The wildly popular show ended its seven-episode arc with the titular subject, Joe Maldonado-Passage, better known as Joe Exotic, in federal prison, serving a 22-year-sentence for planning the murder of an animal-rights activist and for killing five tigers.
Netflix announced on Thursday that an eighth installment would premiere on Sunday. The episode will be an “after show” hosted by the comedian Joel McHale and will include new interviews with people involved in the original series. (Notably absent from the list of interviews were Joe Exotic, who is in prison, and Carole Baskin, the operator of Big Cat Rescue, who has been critical of her portrayal in the show. As rumors about a new episode swirled this week, Ms. Baskin told Entertainment Weekly that she had not been approached to participate, and would not agree to if she were.)
“It’s eye-opening and hopefully funny,” Mr. McHale said in a video accompanying the announcement.
Since the series streamed, Joe Exotic has simultaneously expressed remorse for caging animals and bemoaned his inability to enjoy his new fame, and animal rights activists have called for passage of federal legislation that would restrict some of the practices featured in the documentary. Casting has already begun for a fictional series based on a podcast about the story.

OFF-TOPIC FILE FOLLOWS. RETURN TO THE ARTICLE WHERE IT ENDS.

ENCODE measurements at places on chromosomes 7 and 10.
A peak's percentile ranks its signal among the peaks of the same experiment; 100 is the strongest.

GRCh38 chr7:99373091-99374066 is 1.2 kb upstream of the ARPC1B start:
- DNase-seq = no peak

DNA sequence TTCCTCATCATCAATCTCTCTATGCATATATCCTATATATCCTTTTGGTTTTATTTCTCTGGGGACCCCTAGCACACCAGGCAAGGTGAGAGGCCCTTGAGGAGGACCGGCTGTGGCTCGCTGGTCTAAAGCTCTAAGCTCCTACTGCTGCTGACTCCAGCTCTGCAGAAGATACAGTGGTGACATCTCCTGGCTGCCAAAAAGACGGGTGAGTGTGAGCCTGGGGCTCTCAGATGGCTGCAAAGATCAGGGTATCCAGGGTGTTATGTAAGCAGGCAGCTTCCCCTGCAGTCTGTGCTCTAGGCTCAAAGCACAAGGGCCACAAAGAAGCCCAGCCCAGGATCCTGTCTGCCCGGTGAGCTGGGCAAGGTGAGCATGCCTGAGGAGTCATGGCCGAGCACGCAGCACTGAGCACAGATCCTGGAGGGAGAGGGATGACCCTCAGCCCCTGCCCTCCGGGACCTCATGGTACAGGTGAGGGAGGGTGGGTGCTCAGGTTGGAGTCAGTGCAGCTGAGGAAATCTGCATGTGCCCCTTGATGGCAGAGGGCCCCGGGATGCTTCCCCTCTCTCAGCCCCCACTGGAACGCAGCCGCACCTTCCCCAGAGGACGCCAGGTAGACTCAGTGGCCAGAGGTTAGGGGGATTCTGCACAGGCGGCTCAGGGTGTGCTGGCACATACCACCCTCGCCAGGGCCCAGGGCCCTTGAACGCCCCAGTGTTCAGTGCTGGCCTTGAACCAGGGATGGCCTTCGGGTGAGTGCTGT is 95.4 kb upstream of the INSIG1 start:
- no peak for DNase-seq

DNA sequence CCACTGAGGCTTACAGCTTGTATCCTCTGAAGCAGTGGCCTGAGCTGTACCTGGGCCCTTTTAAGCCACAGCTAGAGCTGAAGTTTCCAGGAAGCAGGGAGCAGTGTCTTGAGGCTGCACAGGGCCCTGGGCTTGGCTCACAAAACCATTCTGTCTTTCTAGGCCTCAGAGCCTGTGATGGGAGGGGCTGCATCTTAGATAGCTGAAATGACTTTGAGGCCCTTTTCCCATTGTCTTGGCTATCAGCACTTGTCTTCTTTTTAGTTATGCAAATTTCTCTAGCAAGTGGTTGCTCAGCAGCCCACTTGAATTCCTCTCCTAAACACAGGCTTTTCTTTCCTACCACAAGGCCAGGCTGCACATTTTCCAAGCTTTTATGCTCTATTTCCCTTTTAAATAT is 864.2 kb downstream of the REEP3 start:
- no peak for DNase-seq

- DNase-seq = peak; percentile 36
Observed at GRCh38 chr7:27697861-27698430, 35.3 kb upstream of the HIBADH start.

The filmmakers said they set out to expose the behind-the-scenes world of roadside zoos, which breed tiger, cougar and leopard cubs so customers can pet them and pose for photos, a practice animal rights groups said exploits and abuses the animals.
The big cats, however, became a backdrop for what turned into a strange tale about the outlandish and unethical behavior of some zoo owners, murder plots and conspiracy theories, and questionable wardrobe choices.
Viewers stuck at home were absorbed by the series, which has sat comfortably among Netflix’s most-viewed original programs since it was released last month. Celebrities have posted pictures of themselves dressed in the more memorable get-ups of Joe Exotic and some of the other people featured in the series.
But animal rights groups said they hoped the new episode would shed light on the cruel experiences of the big cats trapped inside roadside zoos and focus less on the colorful, if morally ambiguous, people who handle them.
“These animals are not playthings. They are wild animals who should not be bought, sold and put on display the way they are,” said Kitty Block, president and C.E.O. of the Humane Society of the United States. “The story that needs to be told is about the animals and the suffering they go through.”